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The tomb of St. Nicholas, the real Santa Claus, is discovered in Turkey

Researchers report the discovery of the final resting destination of the saint who forged the legend of Santa Claus.

Inside the ruins of an ancient church in southern Turkey, a group of archaeologists reported the surprising discovery of the tomb of St. Nicholas, the saint who forged the legend of the beloved Christmas character, Santa Claus.

Although according to the experts’ investigations, the saint’s remains had been buried in a 4th century AD church in the Turkish province of Antalya, the man’s remains were allegedly stolen some 700 years after his passing, making the specific place where he was originally buried a total mystery.

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The Church of St. Nicholas, located in the town of Demre, was built in 520 AD over an older church where the saint served as bishop. Then known as Myra, the small town became a popular Christian pilgrimage site after St. Nicholas’ demise in 343 AD.

By 1087, the saint was illegally taken from Myra, leaving only some remains and a broken sarcophagus. Despite this, the church of St. Nicholas in Demre has survived for over a millennium; in the late 20th century a special team started archaeological excavations.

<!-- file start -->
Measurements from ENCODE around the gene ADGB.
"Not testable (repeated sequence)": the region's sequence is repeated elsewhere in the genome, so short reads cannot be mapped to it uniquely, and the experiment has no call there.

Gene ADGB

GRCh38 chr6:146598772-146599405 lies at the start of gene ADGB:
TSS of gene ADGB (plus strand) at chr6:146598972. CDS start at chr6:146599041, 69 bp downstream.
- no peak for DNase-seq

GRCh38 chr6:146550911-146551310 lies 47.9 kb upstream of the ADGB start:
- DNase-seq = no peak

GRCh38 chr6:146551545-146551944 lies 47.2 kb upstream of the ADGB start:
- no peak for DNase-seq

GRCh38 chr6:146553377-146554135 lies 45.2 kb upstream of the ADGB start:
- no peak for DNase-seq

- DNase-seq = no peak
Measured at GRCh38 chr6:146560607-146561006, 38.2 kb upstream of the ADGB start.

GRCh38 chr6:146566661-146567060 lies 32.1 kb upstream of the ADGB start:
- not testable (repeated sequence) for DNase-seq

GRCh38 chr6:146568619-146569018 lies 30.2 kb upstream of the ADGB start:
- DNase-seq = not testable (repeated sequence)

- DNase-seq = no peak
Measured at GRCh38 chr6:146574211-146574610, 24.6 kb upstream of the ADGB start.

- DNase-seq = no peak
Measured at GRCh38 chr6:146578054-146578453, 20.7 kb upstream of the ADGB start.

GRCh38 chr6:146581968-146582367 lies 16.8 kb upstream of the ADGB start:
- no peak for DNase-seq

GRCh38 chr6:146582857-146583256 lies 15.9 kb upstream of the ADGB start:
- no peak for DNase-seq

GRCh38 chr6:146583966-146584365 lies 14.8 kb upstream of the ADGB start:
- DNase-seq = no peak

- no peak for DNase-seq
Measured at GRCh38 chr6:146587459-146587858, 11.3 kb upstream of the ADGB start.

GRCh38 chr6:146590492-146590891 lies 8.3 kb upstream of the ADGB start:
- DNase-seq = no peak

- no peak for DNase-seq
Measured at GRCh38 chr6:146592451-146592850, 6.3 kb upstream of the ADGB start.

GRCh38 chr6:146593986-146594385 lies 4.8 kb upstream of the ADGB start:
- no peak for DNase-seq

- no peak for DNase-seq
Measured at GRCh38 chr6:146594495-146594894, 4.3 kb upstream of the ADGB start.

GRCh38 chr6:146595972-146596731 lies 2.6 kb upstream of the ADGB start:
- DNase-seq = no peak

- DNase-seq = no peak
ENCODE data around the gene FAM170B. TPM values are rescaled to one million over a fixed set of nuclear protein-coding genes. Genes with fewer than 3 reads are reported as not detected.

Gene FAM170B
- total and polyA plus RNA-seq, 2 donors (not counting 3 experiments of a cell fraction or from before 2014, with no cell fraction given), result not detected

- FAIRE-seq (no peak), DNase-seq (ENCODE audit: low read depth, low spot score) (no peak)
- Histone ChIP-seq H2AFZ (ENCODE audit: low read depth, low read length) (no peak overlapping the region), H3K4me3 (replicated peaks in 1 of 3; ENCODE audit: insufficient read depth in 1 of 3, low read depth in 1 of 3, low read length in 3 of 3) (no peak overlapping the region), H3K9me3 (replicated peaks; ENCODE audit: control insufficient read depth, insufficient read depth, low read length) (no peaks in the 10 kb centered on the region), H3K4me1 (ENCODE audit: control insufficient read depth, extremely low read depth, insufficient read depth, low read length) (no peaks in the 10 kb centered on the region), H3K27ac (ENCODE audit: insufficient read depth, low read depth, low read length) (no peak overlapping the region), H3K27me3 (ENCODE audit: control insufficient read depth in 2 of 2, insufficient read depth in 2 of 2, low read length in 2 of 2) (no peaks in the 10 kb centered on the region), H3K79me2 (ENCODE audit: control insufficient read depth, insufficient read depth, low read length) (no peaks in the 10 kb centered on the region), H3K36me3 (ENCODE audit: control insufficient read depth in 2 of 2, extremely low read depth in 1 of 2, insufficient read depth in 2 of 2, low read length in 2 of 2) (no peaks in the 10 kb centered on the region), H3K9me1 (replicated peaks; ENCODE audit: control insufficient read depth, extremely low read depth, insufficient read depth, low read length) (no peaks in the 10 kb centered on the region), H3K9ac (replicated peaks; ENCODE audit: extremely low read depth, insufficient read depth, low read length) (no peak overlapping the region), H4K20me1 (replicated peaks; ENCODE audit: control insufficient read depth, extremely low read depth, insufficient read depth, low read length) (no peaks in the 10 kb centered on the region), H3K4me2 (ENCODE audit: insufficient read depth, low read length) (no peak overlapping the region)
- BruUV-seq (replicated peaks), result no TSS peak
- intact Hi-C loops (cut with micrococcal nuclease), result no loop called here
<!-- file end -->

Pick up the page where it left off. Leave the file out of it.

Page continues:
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Remains of the tomb of St. Nicholas discovered

The chairman of the Antalya Regional Cultural Heritage Preservation Board, Osman Eravşar, reported on the discovery of the exact location of the tomb of St. Nicholas at the base of a fresco of Jesus. In this report, the official noted that the current excavations revealed “the ground on which St. Nicholas’ feet stepped” from the original church.

“When the sill floor slab (overlaid in the 1970s) was removed, an excavation was carried out to find out what was underneath. The result was a floor covering of the church from the early 4th century. The present church was built later. There are some architectural traces in various parts of the early period structure, but there were no traces in terms of floors. It is an emergent floor, perhaps from an earlier stage,” Osman Eravşar reported.

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It was here where St. Nicholas originally rested. When the remains of the saint were removed in the 11th century, they also set aside some sarcophagi, hiding their original location.

“His sarcophagus must have been placed in a special place, and it is the part with three apses covered with a cupola. There we have discovered the fresco that represents the scene in which Jesus holds a Bible in his left hand and makes the sign of the blessing with his right hand,” the official pointed out.

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Story originally published in Spanish in Cultura Colectiva News

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